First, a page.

The stupid headline of the week surely has to be from the Financial Times which declares: "Cut in fuel duty placates motorists". I haven't spoken to anyone since the budget speech who hasn't treated little Georgie's "penny off" with derision. But then the FT actually tells you why that should be, in the very article that has such a daft headline:
For a two-car family, the monthly cost of filling up petrol tanks has risen by £34.40 to £283.47 over the past year, according to the AA. Motorist groups said that the cut in fuel duty would provide relief for drivers, but the average savings for families would equal just £14 a year.So, petrol has gone up by £412.80 in a year for an average two-car family, but the average saving is £14 for the same period. And people are supposed to be grateful?
Despite its daft headline on this, though, the same paper offers a perfectly sensible story, telling us: "Ireland’s bond yields leap on default fears". The contrast is quite extreme, making you wonder whether they really have it altogether. Zero Hedge has the same story, though, telling us with delicious brevity:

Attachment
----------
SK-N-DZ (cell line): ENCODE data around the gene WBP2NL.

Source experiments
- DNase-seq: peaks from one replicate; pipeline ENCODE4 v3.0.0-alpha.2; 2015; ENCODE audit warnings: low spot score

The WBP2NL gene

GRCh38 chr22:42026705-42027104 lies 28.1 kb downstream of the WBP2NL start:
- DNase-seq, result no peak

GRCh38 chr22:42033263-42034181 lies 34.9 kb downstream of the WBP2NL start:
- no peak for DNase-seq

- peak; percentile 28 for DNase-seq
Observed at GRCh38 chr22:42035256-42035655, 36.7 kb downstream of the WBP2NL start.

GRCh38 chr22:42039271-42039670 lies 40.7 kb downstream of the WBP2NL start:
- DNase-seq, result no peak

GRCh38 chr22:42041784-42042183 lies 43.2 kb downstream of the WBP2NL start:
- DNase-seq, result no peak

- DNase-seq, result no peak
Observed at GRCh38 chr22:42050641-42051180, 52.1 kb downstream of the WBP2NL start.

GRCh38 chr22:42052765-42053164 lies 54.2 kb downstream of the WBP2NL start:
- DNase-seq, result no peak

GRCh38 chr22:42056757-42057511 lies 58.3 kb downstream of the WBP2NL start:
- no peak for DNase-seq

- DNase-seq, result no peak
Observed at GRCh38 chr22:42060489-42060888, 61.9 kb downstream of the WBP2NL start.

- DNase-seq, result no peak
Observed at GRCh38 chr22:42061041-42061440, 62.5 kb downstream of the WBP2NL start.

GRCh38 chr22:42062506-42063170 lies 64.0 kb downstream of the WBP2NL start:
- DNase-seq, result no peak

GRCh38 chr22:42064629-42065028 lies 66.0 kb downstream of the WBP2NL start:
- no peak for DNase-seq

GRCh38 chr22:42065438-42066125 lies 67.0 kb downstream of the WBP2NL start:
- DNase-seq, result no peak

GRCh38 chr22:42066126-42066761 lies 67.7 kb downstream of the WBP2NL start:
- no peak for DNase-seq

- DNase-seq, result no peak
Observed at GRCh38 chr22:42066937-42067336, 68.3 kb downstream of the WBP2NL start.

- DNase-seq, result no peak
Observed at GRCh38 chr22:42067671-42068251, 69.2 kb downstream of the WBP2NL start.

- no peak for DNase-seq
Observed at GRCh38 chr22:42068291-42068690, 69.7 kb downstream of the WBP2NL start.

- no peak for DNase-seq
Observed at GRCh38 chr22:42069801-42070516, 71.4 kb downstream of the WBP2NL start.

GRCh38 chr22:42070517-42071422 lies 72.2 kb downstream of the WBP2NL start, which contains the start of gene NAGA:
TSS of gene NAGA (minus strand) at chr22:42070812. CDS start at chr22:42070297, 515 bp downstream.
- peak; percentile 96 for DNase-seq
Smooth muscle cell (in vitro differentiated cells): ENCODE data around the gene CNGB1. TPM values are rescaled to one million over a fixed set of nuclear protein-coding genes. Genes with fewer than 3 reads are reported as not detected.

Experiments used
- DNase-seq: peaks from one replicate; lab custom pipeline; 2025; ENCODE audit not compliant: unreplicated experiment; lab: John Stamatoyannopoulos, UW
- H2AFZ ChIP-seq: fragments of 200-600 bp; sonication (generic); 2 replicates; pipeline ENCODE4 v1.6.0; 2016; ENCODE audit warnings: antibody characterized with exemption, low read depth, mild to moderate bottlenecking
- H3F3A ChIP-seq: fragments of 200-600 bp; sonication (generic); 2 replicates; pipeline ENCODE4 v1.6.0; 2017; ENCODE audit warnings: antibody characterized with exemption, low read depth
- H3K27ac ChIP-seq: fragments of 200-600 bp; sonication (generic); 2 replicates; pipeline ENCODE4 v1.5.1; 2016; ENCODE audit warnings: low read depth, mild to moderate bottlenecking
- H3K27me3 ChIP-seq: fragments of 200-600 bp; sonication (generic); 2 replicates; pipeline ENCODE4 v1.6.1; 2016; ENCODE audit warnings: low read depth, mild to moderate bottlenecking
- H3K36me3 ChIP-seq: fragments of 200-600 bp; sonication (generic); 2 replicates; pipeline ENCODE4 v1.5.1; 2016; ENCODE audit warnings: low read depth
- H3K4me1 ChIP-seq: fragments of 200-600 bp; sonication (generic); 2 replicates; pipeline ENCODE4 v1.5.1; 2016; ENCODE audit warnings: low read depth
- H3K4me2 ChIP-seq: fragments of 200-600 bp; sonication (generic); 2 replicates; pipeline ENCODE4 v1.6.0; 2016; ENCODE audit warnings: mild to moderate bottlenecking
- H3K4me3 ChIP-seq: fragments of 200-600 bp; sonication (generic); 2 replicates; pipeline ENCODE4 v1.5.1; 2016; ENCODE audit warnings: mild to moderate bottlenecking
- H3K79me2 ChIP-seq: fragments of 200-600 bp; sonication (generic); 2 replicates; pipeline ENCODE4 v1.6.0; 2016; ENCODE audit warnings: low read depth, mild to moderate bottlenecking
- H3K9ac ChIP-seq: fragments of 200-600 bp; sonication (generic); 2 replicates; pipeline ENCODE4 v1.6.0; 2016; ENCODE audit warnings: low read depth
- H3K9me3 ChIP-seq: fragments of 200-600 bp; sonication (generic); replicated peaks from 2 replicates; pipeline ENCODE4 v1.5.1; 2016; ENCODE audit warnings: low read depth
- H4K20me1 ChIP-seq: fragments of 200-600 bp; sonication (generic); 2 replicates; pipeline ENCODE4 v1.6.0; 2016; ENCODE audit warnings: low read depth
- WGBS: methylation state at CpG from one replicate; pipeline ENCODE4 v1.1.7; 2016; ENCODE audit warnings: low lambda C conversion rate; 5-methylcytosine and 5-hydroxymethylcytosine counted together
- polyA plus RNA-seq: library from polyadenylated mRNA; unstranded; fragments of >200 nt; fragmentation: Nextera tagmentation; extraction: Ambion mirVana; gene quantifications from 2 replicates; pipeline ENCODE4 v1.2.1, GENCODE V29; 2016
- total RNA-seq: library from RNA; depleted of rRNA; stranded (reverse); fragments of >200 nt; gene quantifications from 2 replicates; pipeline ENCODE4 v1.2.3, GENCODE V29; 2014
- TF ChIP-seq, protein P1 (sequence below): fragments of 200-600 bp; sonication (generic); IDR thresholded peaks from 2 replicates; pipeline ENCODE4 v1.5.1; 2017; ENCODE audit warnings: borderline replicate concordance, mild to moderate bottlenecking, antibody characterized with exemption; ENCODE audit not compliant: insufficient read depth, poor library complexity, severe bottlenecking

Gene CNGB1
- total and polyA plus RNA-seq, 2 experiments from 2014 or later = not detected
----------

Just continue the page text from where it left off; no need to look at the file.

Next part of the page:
Now that Europe is expected to keel over any minute, starting with the collapse of the Portuguese government, and proceeding right through the bankruptcy of Ireland, the market is starting to once again wake up. The first snooze button: Irish 10 Year bonds just passed above 10%, with numerous stops hit for the first time in history.The Portugal story is done in more depth in The Guardian, and it's quite interesting to see Socrates in the mire once more. But having Portuguese governments go belly-up is not that unusual. And if Belgium can do without one, I'm sure they'll manage for a while.
The LA Times is amongst those now saying that Portugal will need a bailout, which could mean that Zero Hedge has got it right - "Europe" is going to keel over. Where is Ambrose when you really need him? For the rest of us though, despite little Georgie's efforts, we need bail outs just to fill the car with petrol.